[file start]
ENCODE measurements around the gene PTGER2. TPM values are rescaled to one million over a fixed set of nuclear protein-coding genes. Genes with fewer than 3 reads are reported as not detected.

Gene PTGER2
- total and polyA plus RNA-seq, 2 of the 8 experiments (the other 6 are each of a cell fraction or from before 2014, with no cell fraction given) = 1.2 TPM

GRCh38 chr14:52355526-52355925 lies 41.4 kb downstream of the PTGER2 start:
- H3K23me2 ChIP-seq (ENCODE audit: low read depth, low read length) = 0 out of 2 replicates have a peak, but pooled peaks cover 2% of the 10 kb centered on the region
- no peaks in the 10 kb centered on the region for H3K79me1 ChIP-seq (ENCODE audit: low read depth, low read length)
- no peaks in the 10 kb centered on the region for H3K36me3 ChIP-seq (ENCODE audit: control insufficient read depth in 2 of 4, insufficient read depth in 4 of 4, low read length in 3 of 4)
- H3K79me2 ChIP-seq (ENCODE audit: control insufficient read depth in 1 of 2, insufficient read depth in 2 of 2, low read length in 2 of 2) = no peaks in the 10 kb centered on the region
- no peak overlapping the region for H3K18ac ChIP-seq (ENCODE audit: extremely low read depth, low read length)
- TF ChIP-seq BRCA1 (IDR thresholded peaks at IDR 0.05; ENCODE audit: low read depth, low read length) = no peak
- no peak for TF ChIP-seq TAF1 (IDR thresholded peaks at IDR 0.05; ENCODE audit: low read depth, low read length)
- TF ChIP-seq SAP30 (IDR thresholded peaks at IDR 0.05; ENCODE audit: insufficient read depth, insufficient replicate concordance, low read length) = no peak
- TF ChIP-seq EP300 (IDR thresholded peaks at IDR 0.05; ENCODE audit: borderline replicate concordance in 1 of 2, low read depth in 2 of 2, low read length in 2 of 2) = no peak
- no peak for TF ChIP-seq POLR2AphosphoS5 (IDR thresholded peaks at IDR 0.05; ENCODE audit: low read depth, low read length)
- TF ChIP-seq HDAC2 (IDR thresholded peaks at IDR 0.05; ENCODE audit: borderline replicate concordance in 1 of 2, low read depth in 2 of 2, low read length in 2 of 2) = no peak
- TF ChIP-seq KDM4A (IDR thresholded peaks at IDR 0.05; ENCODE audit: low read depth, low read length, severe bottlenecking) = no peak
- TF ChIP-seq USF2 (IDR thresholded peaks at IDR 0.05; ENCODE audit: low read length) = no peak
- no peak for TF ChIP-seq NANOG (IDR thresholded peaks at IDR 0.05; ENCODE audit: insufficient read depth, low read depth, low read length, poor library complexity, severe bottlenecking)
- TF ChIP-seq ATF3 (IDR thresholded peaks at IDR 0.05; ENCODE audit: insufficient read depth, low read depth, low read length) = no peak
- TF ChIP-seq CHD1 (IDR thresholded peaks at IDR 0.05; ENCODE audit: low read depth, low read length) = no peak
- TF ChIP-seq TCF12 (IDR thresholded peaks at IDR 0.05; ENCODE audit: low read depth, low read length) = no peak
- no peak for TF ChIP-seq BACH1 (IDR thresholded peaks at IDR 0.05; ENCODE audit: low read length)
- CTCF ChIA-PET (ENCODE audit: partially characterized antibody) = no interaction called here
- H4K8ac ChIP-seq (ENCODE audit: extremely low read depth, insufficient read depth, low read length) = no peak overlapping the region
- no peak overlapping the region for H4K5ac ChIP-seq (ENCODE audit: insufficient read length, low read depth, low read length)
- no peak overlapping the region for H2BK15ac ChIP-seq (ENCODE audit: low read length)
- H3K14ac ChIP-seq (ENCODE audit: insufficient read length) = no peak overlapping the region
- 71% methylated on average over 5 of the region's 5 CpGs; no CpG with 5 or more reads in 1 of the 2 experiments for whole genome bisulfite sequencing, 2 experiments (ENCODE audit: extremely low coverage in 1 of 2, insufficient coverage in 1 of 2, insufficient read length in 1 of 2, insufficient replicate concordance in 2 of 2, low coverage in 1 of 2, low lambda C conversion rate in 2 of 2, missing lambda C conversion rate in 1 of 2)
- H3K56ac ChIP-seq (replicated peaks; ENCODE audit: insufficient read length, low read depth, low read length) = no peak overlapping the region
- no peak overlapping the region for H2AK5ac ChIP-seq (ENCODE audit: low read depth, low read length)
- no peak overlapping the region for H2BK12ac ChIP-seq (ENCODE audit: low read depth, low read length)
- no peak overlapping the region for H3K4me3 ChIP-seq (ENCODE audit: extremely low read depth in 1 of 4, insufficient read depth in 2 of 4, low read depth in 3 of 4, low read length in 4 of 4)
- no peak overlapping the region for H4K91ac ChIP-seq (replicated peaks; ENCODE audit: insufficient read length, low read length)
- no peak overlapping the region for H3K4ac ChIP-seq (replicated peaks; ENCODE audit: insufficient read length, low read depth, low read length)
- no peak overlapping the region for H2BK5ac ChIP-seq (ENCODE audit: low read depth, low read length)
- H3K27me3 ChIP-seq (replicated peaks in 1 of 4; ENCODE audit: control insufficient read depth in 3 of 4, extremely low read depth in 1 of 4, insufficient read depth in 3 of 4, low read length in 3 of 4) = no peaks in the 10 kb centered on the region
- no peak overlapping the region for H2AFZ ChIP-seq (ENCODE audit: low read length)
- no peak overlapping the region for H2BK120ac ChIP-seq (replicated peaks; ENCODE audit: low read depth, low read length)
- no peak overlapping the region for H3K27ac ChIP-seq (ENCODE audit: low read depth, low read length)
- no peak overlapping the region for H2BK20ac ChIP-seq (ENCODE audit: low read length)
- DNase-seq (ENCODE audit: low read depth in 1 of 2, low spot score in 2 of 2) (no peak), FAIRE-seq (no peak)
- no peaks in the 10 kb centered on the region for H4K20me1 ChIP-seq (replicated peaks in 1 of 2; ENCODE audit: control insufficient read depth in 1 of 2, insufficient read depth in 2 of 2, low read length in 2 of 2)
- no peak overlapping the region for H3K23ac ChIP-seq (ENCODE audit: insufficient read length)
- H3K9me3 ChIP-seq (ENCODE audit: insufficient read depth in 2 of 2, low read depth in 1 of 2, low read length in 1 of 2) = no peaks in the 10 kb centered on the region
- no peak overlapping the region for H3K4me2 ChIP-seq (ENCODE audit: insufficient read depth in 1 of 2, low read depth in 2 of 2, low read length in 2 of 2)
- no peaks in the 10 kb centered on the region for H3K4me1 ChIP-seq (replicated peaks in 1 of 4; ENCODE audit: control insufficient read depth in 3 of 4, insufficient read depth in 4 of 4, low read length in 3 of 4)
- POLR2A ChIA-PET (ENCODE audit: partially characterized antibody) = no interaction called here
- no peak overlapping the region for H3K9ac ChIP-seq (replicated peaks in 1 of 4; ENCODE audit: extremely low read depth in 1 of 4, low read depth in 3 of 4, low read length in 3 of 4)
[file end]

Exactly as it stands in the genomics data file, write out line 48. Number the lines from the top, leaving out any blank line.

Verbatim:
- no peak overlapping the region for H3K9ac ChIP-seq (replicated peaks in 1 of 4; ENCODE audit: extremely low read depth in 1 of 4, low read depth in 3 of 4, low read length in 3 of 4)